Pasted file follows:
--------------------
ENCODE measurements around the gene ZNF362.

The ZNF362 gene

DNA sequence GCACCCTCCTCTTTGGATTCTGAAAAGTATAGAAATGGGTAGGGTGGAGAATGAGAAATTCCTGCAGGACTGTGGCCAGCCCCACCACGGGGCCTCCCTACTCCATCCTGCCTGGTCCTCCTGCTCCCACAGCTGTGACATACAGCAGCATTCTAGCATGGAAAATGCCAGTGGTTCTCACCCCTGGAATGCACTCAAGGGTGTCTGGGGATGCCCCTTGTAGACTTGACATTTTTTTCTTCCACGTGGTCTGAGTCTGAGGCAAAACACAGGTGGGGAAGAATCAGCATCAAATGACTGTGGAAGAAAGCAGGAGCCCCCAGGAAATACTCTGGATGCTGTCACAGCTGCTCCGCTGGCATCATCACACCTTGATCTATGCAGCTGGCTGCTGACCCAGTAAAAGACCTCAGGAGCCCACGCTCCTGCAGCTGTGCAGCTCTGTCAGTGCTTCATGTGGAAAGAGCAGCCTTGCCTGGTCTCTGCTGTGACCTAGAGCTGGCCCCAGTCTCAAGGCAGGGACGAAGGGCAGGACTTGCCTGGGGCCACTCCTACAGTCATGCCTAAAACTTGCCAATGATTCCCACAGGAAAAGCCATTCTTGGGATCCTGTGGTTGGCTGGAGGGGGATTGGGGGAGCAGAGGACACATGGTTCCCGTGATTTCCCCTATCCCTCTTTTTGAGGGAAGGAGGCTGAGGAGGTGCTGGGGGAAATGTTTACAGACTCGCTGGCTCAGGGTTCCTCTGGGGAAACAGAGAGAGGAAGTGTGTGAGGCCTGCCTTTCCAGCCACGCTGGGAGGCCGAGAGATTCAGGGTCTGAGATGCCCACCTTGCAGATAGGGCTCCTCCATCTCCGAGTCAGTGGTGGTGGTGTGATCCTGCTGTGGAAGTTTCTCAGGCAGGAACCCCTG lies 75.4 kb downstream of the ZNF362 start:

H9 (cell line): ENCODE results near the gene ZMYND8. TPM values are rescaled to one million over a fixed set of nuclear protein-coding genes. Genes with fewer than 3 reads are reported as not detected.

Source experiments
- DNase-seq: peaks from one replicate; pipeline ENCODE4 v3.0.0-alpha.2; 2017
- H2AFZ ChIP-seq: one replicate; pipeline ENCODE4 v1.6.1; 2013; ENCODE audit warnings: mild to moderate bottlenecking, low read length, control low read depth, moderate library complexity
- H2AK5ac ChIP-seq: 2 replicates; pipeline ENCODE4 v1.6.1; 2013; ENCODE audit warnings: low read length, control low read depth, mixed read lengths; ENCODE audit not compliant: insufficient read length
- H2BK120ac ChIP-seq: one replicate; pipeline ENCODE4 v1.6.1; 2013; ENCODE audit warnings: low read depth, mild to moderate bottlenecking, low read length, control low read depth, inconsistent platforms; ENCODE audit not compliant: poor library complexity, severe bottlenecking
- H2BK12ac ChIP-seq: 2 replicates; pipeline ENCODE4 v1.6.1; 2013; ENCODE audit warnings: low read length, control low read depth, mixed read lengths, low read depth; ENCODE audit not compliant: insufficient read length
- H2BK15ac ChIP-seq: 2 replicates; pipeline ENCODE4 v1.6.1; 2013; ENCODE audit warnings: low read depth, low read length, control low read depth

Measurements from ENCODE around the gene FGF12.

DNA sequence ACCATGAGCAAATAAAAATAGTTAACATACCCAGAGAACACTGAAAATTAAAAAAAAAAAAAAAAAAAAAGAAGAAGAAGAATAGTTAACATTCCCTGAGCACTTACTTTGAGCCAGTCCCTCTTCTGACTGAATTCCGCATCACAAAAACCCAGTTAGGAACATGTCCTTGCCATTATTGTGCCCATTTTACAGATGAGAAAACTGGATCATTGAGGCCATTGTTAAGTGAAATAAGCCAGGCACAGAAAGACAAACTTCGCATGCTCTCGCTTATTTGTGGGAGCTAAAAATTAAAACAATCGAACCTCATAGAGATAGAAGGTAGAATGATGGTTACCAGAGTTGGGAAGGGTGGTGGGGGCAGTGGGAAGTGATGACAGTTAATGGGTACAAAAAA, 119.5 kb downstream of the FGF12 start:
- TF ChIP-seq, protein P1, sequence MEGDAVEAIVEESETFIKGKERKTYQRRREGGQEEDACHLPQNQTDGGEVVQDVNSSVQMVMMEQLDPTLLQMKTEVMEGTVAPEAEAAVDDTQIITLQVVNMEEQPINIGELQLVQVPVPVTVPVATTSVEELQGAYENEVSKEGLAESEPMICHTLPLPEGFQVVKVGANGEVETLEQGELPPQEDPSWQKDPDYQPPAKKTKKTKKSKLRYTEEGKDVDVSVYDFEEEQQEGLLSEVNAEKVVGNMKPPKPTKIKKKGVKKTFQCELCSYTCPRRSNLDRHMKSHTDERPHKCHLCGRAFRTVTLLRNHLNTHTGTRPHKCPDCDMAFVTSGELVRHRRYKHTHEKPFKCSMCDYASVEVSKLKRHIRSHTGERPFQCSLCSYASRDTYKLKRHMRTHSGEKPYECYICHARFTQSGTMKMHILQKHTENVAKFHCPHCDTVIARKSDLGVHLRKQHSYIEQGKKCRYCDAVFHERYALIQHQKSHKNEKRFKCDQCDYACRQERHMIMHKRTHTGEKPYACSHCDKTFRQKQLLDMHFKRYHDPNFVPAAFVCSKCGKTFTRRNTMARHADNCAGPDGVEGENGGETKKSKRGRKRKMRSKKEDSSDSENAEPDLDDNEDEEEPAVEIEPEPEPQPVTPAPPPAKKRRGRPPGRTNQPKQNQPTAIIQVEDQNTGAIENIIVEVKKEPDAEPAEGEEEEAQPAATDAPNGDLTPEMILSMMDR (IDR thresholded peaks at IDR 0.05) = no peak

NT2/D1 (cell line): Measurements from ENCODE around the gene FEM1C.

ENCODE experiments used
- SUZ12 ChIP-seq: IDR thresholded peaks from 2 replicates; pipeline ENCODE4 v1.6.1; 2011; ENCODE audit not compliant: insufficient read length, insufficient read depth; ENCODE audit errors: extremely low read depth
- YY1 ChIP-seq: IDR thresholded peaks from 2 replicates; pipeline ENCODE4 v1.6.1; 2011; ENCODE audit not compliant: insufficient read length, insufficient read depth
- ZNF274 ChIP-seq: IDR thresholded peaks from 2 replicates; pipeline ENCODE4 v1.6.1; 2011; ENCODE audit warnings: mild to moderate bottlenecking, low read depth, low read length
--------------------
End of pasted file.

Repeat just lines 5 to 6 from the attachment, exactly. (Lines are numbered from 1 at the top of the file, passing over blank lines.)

Source experiments
- DNase-seq: peaks from one replicate; pipeline ENCODE4 v3.0.0-alpha.2; 2017